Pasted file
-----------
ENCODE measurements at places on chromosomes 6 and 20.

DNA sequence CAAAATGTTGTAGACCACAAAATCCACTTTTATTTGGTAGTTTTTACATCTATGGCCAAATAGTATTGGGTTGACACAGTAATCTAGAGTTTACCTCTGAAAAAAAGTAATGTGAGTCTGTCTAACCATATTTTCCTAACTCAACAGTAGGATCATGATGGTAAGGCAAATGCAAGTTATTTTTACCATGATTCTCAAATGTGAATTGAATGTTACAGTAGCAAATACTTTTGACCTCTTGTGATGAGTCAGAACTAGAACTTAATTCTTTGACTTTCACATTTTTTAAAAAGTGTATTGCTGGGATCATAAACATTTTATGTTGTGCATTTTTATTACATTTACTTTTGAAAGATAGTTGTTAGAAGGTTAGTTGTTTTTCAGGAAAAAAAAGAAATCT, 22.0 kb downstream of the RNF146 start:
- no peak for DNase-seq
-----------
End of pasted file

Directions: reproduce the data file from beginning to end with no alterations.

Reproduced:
ENCODE measurements at places on chromosomes 6 and 20.

DNA sequence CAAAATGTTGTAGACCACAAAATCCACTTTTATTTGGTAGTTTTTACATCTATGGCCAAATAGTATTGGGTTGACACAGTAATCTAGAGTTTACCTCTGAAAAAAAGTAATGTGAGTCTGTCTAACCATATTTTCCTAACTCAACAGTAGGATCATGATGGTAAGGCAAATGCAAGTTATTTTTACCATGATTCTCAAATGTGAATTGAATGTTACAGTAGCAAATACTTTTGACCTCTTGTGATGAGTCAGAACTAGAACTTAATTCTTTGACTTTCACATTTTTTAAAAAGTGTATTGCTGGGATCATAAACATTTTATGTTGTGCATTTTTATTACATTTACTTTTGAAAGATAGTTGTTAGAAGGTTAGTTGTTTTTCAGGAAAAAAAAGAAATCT, 22.0 kb downstream of the RNF146 start:
- no peak for DNase-seq